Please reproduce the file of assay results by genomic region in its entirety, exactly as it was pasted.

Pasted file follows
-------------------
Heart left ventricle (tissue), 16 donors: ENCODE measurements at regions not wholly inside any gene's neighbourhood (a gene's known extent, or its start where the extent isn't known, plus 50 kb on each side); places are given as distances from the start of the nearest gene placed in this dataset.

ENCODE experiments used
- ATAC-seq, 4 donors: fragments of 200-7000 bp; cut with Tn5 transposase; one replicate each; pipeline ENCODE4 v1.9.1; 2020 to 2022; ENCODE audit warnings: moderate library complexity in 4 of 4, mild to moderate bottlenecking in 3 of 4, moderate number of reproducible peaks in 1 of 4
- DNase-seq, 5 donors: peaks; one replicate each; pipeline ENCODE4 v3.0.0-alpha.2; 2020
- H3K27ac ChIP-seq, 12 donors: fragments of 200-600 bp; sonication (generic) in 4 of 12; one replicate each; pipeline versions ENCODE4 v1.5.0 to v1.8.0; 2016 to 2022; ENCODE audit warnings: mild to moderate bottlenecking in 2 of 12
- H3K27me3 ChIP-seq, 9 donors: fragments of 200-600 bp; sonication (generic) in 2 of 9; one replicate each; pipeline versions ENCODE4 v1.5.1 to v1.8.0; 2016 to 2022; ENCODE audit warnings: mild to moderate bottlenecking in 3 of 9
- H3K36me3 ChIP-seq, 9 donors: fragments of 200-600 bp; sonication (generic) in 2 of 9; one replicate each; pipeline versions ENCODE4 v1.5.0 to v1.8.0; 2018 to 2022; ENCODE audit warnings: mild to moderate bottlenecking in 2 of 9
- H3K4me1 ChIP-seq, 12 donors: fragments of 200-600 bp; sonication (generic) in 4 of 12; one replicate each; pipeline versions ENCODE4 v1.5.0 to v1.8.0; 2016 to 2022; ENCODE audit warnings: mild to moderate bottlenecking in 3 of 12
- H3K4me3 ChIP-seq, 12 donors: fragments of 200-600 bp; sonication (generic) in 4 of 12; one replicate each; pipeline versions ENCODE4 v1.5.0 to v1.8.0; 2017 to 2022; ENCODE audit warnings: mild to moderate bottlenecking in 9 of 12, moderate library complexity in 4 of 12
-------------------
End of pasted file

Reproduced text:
Heart left ventricle (tissue), 16 donors: ENCODE measurements at regions not wholly inside any gene's neighbourhood (a gene's known extent, or its start where the extent isn't known, plus 50 kb on each side); places are given as distances from the start of the nearest gene placed in this dataset.

ENCODE experiments used
- ATAC-seq, 4 donors: fragments of 200-7000 bp; cut with Tn5 transposase; one replicate each; pipeline ENCODE4 v1.9.1; 2020 to 2022; ENCODE audit warnings: moderate library complexity in 4 of 4, mild to moderate bottlenecking in 3 of 4, moderate number of reproducible peaks in 1 of 4
- DNase-seq, 5 donors: peaks; one replicate each; pipeline ENCODE4 v3.0.0-alpha.2; 2020
- H3K27ac ChIP-seq, 12 donors: fragments of 200-600 bp; sonication (generic) in 4 of 12; one replicate each; pipeline versions ENCODE4 v1.5.0 to v1.8.0; 2016 to 2022; ENCODE audit warnings: mild to moderate bottlenecking in 2 of 12
- H3K27me3 ChIP-seq, 9 donors: fragments of 200-600 bp; sonication (generic) in 2 of 9; one replicate each; pipeline versions ENCODE4 v1.5.1 to v1.8.0; 2016 to 2022; ENCODE audit warnings: mild to moderate bottlenecking in 3 of 9
- H3K36me3 ChIP-seq, 9 donors: fragments of 200-600 bp; sonication (generic) in 2 of 9; one replicate each; pipeline versions ENCODE4 v1.5.0 to v1.8.0; 2018 to 2022; ENCODE audit warnings: mild to moderate bottlenecking in 2 of 9
- H3K4me1 ChIP-seq, 12 donors: fragments of 200-600 bp; sonication (generic) in 4 of 12; one replicate each; pipeline versions ENCODE4 v1.5.0 to v1.8.0; 2016 to 2022; ENCODE audit warnings: mild to moderate bottlenecking in 3 of 12
- H3K4me3 ChIP-seq, 12 donors: fragments of 200-600 bp; sonication (generic) in 4 of 12; one replicate each; pipeline versions ENCODE4 v1.5.0 to v1.8.0; 2017 to 2022; ENCODE audit warnings: mild to moderate bottlenecking in 9 of 12, moderate library complexity in 4 of 12